Updated: Amazon’s video content — including original shows such as Transparent, Mozart in the Jungle, and Man in the High Castle — will be available to Apple TV users later this year, Apple CEO Tim Cook said today as he kicked off his company’s Worldwide Developers Conference.

The announcement represents a detente of sorts between the companies. A few years ago Amazon, which sells its Fire Stick to connect TVs to internet-delivered programming, stopped selling the Apple TV and Google’s Chromecast.

This was one of several major product change announcements at the annual event.

They included the long-awaited introduction of a home speaker and digital assistant to compete with Amazon Echo and Google Home.  The new HomePod is a tabletop device that will work with the cloud-based Apple Music to “reinvent music in our homes,” the company says.

It will respond to voice commands, using Apple’s Siri system, and can provide news, sports, and other kinds of information. It also can adjust lights or appliances connected to Apple’s system.

But the company is promoting it as a music device. It boasts seven tweeters,  a 4-inch woofer, and an Apple A8 chip that enables the device to adjust the audio to take advantage of the contours of, and its placement within, the room.

Apple will offer HomePod for $349 beginning in December. By contrast, the Amazon Echo costs $179 and Google Home is $129.

Apple is also unveiling updates to its watch operating system. They include the addition of Toy Story characters Woody, Jessie, and Buzz Lightyear as options for the the timepiece’s face. The OS also will enable users to monitor glucose levels and other health metrics.

Changes to the macOS — being renamed High Sierra from Sierra —  will prevent videos that people encounter on the Safari web browser from automatically playing. In addition, a system that Apple calls Intelligent Tracking Prevention will stop companies from plastering their ads on various web sites people visit after they check out a product.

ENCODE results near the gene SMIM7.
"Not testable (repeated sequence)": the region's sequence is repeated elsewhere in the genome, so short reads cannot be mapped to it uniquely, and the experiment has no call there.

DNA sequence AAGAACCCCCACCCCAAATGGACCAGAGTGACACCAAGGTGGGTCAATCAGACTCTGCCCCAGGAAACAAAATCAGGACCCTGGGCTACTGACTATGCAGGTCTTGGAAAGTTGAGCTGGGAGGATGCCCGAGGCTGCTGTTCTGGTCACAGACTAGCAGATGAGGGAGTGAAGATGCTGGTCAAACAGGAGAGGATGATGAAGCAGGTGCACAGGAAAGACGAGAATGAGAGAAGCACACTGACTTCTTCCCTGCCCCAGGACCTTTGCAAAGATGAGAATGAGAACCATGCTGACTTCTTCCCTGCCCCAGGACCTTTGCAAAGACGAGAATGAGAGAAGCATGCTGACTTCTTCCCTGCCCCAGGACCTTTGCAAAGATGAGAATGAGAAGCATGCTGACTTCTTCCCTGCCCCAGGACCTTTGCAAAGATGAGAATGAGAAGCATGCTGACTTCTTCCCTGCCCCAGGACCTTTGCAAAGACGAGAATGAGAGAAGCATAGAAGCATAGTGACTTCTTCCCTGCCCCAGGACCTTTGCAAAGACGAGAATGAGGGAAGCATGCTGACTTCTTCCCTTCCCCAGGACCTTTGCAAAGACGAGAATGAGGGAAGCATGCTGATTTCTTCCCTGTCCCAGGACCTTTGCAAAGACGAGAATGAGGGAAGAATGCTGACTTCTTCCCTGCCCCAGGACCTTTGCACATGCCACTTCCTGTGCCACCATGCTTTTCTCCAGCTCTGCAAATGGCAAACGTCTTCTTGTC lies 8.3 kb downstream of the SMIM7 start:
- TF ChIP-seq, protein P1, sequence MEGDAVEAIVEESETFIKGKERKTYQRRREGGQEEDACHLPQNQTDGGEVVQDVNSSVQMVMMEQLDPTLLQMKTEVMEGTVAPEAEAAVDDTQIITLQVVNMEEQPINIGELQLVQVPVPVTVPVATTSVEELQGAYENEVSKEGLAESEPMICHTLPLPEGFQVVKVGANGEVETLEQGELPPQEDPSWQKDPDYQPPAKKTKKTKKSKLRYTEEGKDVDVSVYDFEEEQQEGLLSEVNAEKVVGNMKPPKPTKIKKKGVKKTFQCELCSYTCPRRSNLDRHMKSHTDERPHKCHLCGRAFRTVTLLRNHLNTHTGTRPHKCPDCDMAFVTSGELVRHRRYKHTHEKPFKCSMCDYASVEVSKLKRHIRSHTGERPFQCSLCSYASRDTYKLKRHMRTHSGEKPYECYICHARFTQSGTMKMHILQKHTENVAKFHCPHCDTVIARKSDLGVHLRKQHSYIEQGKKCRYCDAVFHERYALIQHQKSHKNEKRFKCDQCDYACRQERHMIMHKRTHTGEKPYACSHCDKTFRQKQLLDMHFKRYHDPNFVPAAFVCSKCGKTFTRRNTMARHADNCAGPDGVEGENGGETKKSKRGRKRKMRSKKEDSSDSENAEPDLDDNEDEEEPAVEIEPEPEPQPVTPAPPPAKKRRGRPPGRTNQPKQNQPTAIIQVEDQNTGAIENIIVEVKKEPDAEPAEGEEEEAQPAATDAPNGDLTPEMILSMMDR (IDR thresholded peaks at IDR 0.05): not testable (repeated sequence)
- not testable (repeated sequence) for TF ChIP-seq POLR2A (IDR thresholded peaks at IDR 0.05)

The upgrade which is supposed to also be much faster than the current version will be available for free this fall, the company says.

Apple’s iMacs will be souped up with Intel’s new Kaby Lake processors, which should be faster and more powerful. They’ll also see improvements to the graphics processors and displays on units that handle 4K video.

The changes should appeal to video creators, Industrial Light & Magic’s John Knoll told the San Jose gathering.

The new iMacs and Macbook Air will begin shipping today, the company says.

By year end Apple also plans to offer a new iMac Pro that will have workstation capabilities with an 8-Core Xeon Processor and options to go to 10 Core or 18 Core. The key to packing the performance into the unit is a new cooling system that Apple says is 80% more efficient than the current ones. A solid state hard drive can accommodate as much as 3 Tb of data.

Apple says that this will be useful for those developing 3-D and virtual reality. Starting price for the unit: $4,999.

In addition, Apple unveiled plans for its iOS 11. It will store most messages encrypted in the cloud, making it easier to synchronize across devices.

The company’s Apple Pay system that consumers can use to buy stuff now will accommodate person-to-person payments.

The Siri voice response system will sound more lifelike, and translate several languages. The company also says that it will be more sensitive to the context of a user’s question or information. For example, it can automatically offer directions to a scheduled appointment.

iOS 11 will also boost the quality of photos taken by mobile devices, and make them easier to edit.

A new “Do Not Disturb” function will determine when a user might be driving a car and turn off the screen — or limit messages to those that are truly urgent. Passengers can override the function.

Apple Music will offer additional playlists, including those based on tunes to which friends are listening.

In an announcement that should please the audience of developers, the company says that it will redesign its App Store for the first time since it was introduced. Changes include a tab with the day’s newest apps. There’ll also be a separate tab for games.

Another upgrade will make it easier to create augmented reality. In a demo, the company showed how someone could instantly place an image of a cup of coffee — or an elaborate battle scene — on a live camera image of a table. Shadows and dimensions making the video realistic automatically adjust as the device moves.

For the iPad, Apple will introduce a Pro model with a 10.5 inch screen at the same size and weight as the current one with a 9.7 inch screen. Upgrades will make images brighter and reduce reflectivity. They can be refreshed 120 times per second, up from the current standard of 60 times. That should make image changes more fluid. The rates can be reduced to improve battery life.

The 10.5 inch iPad Pro, with 64 GB of memory, will start at $649. One with a 12.9 inch screen, also with 64 GB, will start at $799. Apple plans to begin shipments next week.